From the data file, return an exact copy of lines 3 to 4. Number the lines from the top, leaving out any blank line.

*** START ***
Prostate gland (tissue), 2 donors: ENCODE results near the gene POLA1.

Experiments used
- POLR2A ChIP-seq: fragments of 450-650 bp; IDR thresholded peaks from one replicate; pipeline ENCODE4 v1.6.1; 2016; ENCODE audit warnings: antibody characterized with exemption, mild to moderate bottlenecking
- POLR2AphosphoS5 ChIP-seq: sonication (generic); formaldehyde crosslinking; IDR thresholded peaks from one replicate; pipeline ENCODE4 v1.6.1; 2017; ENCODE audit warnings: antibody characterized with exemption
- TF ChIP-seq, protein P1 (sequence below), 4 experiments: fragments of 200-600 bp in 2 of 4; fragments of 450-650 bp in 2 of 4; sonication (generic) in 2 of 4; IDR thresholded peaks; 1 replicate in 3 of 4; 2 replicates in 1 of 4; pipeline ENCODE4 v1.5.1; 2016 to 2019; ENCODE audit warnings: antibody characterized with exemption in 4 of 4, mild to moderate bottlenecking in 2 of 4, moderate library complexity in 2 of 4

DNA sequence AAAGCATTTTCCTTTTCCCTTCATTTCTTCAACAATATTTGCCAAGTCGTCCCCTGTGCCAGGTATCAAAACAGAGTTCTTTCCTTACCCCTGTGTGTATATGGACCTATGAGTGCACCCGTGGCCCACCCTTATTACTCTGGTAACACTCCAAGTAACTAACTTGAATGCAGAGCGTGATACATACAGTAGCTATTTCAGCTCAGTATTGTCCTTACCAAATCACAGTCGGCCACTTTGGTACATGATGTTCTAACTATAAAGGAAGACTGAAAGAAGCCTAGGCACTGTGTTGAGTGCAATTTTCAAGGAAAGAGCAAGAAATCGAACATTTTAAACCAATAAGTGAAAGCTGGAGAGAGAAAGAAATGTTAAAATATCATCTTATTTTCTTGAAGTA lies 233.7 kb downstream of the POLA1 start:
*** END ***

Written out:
- POLR2A ChIP-seq: fragments of 450-650 bp; IDR thresholded peaks from one replicate; pipeline ENCODE4 v1.6.1; 2016; ENCODE audit warnings: antibody characterized with exemption, mild to moderate bottlenecking
- POLR2AphosphoS5 ChIP-seq: sonication (generic); formaldehyde crosslinking; IDR thresholded peaks from one replicate; pipeline ENCODE4 v1.6.1; 2017; ENCODE audit warnings: antibody characterized with exemption